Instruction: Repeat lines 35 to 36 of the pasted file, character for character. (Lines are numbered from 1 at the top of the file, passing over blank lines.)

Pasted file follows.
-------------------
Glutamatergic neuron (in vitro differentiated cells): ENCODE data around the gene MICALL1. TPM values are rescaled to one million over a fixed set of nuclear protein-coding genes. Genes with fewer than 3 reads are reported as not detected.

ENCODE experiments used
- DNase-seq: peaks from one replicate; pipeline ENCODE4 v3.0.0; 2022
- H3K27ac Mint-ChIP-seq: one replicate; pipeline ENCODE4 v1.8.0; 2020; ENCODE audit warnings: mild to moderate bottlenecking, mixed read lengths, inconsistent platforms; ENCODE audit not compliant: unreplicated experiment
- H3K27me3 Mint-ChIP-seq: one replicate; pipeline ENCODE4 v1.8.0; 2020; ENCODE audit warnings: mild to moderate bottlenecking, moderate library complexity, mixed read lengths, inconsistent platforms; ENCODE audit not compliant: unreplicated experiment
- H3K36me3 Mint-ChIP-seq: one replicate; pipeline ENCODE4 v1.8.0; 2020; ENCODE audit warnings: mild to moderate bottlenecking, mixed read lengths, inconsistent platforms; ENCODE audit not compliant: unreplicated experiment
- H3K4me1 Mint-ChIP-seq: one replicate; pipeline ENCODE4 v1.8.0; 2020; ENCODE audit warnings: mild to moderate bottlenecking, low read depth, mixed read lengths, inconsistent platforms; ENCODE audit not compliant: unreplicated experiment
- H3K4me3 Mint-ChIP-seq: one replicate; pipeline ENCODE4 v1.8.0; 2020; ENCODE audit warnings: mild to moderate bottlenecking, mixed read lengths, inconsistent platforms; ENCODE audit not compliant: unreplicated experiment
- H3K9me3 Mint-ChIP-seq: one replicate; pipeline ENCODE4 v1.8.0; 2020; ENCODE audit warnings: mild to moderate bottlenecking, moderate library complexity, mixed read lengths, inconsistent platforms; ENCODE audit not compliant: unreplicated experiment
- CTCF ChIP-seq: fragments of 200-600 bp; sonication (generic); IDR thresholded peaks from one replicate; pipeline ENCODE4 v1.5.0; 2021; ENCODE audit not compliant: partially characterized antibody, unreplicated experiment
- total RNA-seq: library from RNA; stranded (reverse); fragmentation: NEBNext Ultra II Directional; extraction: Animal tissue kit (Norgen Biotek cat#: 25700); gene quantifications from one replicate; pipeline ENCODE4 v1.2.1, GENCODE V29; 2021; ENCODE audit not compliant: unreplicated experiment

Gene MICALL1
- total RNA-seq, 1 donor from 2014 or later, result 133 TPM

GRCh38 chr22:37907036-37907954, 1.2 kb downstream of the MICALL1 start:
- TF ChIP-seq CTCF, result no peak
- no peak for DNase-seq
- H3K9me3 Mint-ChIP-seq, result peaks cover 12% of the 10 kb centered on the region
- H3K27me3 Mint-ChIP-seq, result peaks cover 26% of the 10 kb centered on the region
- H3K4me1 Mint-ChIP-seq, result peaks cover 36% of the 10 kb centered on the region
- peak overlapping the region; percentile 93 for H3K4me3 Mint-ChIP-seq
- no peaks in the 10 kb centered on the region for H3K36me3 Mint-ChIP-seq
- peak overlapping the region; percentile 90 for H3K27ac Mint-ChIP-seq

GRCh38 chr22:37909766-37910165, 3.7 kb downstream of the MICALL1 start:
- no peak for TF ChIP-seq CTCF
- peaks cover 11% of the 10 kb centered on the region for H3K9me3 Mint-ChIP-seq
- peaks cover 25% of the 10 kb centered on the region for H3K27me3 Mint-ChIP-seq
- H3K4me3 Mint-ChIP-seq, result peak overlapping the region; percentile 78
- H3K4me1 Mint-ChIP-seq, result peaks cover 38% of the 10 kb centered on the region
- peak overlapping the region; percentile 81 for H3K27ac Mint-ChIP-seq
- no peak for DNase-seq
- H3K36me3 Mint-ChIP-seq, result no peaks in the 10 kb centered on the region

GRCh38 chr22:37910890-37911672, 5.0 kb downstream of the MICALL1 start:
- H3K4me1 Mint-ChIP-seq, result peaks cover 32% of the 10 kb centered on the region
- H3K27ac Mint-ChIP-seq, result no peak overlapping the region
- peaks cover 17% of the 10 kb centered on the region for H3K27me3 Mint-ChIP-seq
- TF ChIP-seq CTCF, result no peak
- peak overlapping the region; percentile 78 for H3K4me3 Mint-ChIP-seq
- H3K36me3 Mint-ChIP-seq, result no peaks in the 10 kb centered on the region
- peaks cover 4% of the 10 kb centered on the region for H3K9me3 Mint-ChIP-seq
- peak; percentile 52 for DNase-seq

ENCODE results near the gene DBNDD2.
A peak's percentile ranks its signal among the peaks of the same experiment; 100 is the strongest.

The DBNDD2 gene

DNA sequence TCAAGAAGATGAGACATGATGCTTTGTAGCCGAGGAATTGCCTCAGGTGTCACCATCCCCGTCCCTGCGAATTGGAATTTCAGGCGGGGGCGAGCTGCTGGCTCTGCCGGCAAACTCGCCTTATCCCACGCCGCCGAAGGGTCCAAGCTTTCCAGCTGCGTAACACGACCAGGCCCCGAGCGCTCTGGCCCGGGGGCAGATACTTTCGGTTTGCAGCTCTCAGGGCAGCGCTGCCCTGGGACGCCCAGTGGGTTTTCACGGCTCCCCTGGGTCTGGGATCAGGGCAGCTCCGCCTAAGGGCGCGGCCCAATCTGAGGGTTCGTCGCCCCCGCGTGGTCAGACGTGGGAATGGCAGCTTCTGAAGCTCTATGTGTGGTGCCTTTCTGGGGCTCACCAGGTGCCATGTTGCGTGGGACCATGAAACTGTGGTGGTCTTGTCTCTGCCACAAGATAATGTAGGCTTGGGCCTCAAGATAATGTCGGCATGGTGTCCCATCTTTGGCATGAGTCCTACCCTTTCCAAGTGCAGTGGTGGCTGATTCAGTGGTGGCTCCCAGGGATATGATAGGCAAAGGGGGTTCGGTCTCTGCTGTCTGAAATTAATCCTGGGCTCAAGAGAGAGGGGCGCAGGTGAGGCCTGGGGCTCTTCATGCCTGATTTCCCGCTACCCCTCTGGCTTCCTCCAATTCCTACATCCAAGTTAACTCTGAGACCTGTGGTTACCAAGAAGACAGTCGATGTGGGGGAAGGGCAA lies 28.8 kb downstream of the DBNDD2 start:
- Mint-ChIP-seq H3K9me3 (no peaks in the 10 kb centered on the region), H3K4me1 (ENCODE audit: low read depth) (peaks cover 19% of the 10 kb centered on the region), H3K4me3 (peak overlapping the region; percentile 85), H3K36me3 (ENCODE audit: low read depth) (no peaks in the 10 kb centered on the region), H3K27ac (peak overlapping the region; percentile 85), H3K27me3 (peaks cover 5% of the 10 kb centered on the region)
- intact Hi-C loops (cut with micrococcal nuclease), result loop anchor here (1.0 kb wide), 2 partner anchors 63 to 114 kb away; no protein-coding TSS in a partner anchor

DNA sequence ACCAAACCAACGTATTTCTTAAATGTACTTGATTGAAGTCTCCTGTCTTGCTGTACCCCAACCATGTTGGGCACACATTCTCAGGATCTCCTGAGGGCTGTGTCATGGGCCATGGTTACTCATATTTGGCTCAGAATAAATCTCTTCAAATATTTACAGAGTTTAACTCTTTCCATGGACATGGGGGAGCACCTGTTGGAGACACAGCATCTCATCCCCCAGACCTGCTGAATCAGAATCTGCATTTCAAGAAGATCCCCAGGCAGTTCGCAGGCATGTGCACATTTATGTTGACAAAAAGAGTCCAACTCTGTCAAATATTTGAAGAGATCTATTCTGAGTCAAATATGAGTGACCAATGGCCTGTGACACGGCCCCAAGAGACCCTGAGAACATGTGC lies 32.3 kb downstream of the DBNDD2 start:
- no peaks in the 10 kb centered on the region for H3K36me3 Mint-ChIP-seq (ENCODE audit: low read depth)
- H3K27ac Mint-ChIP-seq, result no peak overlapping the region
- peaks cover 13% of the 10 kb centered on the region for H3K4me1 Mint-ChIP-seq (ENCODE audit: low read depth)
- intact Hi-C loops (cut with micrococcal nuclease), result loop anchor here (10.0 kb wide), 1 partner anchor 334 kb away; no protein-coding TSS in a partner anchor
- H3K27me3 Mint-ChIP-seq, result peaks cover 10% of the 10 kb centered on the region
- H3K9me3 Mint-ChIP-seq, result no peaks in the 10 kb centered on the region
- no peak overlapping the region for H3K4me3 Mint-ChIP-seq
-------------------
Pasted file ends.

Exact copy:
- peaks cover 17% of the 10 kb centered on the region for H3K27me3 Mint-ChIP-seq
- TF ChIP-seq CTCF, result no peak